Mary Hanafin

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Mary Hanafin
Mary Hanafin cropped.jpg
Deputy Leader of Fianna Fáil
In office
20 January 2011 – 9 March 2011
Preceded by Mary Coughlan
Succeeded by Brian Lenihan
Minister for Tourism, Culture and Sport
In office
23 March 2010 – 9 March 2011
Preceded by Martin Cullen
(Arts, Sport and Tourism)
Succeeded by Leo Varadkar
(Transport, Tourism and Sport)

Jimmy Deenihan
(Arts, Heritage and the Gaeltacht)

Minister for Enterprise, Trade and Innovation
In office
20 January 2011 – 9 March 2011
Preceded by Batt O'Keeffe
Succeeded by Richard Bruton
(Jobs, Enterprise and Innovation)
Minister for Social and Family Affairs
In office
7 May 2008 – 23 March 2010
Preceded by Martin Cullen
Succeeded by Éamon Ó Cuív
(Social Protection)
Minister for Education and Science
In office
29 September 2004 – 7 May 2008
Preceded by Noel Dempsey
Succeeded by Batt O'Keeffe
Government Chief Whip
In office
6 June 2002 – 29 September 2004
Preceded by Séamus Brennan
Succeeded by Tom Kitt
Minister of State for Children
In office
1 February 2000 – 6 June 2002
Preceded by Frank Fahey
Succeeded by Brian Lenihan
Teachta Dála
In office
June 1997 – February 2011
Constituency Dún Laoghaire
Personal details
Born (1959-06-01) 1 June 1959 (age 55)
Thurles, Ireland
Political party Fianna Fáil
Spouse(s) Eamon Leahy (Deceased)
Alma mater St Patrick's College, Maynooth
Dublin Institute of Technology (DIT)
Profession Teacher
Religion Roman Catholicism

Mary Hanafin (born 1 June 1959) is an Irish Fianna Fáil politician who was a Teachta Dála (TD) for Dún Laoghaire from 1997 to 2011.[1] She served as Government Chief Whip (2002–04), Minister for Education and Science (2004–08), Minister for Social and Family Affairs (2008–10), Minister for Tourism, Culture and Sport (2010–11) and Minister for Enterprise, Trade and Innovation (2011). She was briefly Deputy Leader of Fianna Fáil in 2011.

Early and personal life[edit]

Born in Thurles, County Tipperary, Hanafin is the daughter of Des and Mona Hanafin. Her father was a businessman and Fianna Fáil councillor who later served as a Senator at various times for over twenty-five years between 1969 and 2002. Her brother John Hanafin was a member of Seanad Éireann from 2002 to 2011.

Hanafin was educated at the Presentation Convent in Thurles and St. Patrick's College in Maynooth receiving a Bachelor of Arts degree. She subsequently worked as a secondary school teacher of Irish and History in the Dominican College Sion Hill in Blackrock, Dublin. Hanafin also obtained a diploma in legal studies at the Dublin Institute of Technology.

Hanafin married Eamon Leahy, a Senior Counsel, in 1985. He died suddenly on 17 July 2003, aged 46. The couple had no children.

Early political career[edit]

Hanafin was involved in politics from age 15. Her father Des Hanafin, as well as being a Senator for Fianna Fáil, was a founding member of the Society for the Protection of Unborn Children (SPUC) and a staunch opponent of contraception, abortion and divorce. She joined Ógra Fianna Fáil aged fifteen and spoke at her first Ard Fheis two years later. Hanafin first became involved in national politics in 1980 when, at the age of twenty-one, she was elected to the Fianna Fáil national executive, the party's ruling body.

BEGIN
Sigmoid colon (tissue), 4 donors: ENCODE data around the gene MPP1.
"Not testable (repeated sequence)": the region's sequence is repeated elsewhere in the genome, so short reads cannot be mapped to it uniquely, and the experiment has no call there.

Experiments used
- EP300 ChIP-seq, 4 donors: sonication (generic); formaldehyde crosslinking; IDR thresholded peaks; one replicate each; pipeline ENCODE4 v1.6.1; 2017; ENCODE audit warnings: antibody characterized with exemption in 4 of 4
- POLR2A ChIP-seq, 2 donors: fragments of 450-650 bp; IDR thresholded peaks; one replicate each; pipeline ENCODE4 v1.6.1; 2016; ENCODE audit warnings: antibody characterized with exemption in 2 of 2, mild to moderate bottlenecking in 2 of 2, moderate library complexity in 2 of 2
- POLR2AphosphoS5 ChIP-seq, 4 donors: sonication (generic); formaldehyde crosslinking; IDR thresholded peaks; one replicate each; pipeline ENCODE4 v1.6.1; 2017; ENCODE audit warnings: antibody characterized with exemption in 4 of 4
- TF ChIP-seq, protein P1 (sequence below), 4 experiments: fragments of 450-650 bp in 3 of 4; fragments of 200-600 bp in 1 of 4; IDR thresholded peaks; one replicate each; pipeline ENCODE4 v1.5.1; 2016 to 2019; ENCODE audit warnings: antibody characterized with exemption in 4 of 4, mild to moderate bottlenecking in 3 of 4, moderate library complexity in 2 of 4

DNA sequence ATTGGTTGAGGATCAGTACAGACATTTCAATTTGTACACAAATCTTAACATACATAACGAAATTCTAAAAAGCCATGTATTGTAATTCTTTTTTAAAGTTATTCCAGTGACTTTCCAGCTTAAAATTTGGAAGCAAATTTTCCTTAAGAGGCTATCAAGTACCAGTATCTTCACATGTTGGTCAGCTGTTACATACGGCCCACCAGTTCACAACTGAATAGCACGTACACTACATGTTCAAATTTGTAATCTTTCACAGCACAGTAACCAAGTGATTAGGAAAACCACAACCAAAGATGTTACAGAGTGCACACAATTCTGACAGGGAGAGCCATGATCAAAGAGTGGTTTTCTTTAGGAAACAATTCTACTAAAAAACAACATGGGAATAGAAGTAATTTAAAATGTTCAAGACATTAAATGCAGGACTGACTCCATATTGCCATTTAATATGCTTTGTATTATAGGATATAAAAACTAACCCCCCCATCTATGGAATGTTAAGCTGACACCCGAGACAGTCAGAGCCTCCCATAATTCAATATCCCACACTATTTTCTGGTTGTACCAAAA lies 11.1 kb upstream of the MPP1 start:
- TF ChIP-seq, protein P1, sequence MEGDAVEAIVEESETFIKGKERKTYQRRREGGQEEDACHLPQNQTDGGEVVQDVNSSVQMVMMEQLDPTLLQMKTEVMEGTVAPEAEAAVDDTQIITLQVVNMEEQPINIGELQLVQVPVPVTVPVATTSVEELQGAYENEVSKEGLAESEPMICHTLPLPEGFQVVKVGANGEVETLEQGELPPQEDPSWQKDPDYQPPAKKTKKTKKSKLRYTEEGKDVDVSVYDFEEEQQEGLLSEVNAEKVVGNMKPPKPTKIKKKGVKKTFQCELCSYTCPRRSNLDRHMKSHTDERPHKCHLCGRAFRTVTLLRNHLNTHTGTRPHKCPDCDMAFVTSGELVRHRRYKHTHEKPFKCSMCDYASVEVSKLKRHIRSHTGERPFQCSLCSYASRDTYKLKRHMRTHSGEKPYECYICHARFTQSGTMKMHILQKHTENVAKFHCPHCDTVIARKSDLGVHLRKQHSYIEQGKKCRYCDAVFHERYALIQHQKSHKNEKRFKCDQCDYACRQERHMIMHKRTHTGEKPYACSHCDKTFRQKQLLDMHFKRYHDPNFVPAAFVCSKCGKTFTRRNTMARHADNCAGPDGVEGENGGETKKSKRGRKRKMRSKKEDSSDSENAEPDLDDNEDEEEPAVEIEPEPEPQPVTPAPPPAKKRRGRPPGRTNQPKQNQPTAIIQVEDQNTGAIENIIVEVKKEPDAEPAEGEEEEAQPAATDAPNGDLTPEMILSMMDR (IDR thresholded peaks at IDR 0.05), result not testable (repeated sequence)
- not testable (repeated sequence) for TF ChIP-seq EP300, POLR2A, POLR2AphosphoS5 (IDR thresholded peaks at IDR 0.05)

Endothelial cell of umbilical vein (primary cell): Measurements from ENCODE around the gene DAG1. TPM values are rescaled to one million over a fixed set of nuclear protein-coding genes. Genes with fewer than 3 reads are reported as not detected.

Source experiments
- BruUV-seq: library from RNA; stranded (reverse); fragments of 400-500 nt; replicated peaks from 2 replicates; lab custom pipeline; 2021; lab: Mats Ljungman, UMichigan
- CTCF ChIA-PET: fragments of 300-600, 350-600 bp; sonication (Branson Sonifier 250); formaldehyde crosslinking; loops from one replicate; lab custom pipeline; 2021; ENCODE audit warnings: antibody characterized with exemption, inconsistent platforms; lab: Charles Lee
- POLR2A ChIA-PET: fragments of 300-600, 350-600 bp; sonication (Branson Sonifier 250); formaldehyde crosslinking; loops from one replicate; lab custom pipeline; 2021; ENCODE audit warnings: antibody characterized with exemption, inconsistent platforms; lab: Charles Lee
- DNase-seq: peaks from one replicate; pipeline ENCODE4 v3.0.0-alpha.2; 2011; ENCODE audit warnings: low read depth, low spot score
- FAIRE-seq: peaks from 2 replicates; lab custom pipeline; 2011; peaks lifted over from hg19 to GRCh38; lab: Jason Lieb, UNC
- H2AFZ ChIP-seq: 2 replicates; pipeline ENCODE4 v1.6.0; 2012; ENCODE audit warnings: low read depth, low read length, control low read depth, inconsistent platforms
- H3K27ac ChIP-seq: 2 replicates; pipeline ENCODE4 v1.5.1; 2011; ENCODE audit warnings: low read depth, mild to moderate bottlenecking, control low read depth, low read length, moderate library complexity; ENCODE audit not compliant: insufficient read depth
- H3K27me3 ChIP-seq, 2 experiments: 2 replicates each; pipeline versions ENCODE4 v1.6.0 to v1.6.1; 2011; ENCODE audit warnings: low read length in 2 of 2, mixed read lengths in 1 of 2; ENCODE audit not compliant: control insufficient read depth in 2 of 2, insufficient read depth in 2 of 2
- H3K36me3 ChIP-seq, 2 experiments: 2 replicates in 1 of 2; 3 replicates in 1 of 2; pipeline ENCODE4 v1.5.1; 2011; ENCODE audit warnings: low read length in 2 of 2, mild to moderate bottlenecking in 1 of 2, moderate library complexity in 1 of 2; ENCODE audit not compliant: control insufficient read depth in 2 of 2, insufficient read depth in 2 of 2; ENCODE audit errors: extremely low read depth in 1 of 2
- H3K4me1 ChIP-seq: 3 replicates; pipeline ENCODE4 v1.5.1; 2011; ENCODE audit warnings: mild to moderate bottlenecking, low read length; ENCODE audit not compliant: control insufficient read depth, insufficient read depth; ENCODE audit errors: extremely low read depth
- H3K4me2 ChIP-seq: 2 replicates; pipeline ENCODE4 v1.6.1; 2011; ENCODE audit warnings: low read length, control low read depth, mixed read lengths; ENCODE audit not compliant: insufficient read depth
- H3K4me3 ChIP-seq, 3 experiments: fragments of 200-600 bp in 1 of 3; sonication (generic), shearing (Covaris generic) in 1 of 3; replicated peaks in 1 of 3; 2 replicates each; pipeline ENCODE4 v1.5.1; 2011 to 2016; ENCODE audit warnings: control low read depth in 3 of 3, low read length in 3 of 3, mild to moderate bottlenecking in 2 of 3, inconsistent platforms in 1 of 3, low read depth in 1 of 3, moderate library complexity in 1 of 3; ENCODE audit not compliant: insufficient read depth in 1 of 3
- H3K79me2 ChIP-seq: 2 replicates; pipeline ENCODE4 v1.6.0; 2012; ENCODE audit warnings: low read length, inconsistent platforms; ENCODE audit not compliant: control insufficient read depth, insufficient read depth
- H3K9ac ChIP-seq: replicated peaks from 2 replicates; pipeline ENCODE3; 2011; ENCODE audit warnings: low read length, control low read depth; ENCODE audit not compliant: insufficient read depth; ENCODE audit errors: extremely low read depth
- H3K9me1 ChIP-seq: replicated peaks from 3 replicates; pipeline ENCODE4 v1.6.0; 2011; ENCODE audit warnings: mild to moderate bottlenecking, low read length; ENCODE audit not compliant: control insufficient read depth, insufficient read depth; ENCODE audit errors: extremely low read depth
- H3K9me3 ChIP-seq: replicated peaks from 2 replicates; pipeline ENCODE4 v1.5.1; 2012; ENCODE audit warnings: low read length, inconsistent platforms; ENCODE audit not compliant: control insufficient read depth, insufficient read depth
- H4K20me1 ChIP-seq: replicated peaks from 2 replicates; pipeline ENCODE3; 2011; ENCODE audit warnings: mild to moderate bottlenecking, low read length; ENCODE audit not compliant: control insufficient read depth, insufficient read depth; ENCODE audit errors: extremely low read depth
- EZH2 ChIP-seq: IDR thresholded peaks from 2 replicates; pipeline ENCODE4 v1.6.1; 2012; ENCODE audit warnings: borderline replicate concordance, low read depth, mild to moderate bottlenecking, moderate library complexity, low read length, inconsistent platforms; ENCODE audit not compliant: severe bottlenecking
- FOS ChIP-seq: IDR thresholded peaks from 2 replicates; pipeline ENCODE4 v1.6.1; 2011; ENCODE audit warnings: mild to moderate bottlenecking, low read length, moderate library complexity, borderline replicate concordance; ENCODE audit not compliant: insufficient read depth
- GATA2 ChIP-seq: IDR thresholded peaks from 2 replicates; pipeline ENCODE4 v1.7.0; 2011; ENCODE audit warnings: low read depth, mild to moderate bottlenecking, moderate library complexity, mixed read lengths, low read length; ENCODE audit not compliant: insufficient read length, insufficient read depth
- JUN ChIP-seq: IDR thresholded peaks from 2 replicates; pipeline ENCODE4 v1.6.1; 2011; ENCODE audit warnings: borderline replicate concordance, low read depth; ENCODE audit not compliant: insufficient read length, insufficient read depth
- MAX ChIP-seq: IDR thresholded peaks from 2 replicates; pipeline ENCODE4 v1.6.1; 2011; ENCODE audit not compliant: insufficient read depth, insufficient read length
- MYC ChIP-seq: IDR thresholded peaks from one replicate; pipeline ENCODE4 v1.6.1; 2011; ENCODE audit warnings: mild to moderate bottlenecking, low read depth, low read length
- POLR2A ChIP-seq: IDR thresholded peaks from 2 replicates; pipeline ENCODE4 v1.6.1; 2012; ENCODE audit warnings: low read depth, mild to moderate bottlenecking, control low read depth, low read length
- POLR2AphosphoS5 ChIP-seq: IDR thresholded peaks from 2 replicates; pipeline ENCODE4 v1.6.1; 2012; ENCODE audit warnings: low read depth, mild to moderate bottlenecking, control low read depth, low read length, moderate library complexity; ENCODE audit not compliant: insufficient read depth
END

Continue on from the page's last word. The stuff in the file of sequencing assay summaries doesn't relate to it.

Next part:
She was elected to Dublin City Council at the 1985 local elections for the Rathmines local electoral area and unsuccessfully contested a Dáil Éireann seat at the 1989 general election for the Dublin South–East constituency. She lost her seat on Dublin City Council in 1991 and became involved in the running of the Fianna Fáil party. She was elected as national treasurer in 1993. Hanafin is also a former president of the National Youth Council of Ireland.

Dáil career[edit]

Hanafin was elected to the Dáil on her second attempt at the 1997 general election for the Dún Laoghaire constituency.[2] In her first few years as a TD, she served on a number of Oireachtas committees, including Education and Science, Heritage and the Irish language and Justice, Equality and Women's Affairs. In 2000 Hanafin was appointed Minister of State for Children, one of a number of new junior ministry positions created by the Government in 1997. She topped the poll in her constituency at the 2002 general election and was appointed to the position of Minister of State at the Department of the Taoiseach; also a junior (non-cabinet) ministry, but with special responsibility as Government Chief Whip.

Minister for Education and Science[edit]

Following a cabinet reshuffle in September 2004 Hanafin became Minister for Education and Science. Among her activities in that post, she abandoned the compilation of school league tables begun by her predecessor Noel Dempsey. She prioritised school bus safety following the death of five schoolgirls near Navan, County Meath in 2005. This has mandated the provision of one seat per child and of the mandatory usage of seatbelts in school buses. She announced plans for a possible change of entry requirements to third level medical education.[3]

Hanafin was accused of bias towards private fee-paying schools in her constituency when awarding building grants to them in 2005. Christian Brothers College, Monkstown Park and St. Andrew's College (Ireland) both received building grants for extensions and works on their buildings. Only Belvedere College, Kilkenny College and Loreto Beaufort, Rathfarnham had previously received money since 1995.[4][5]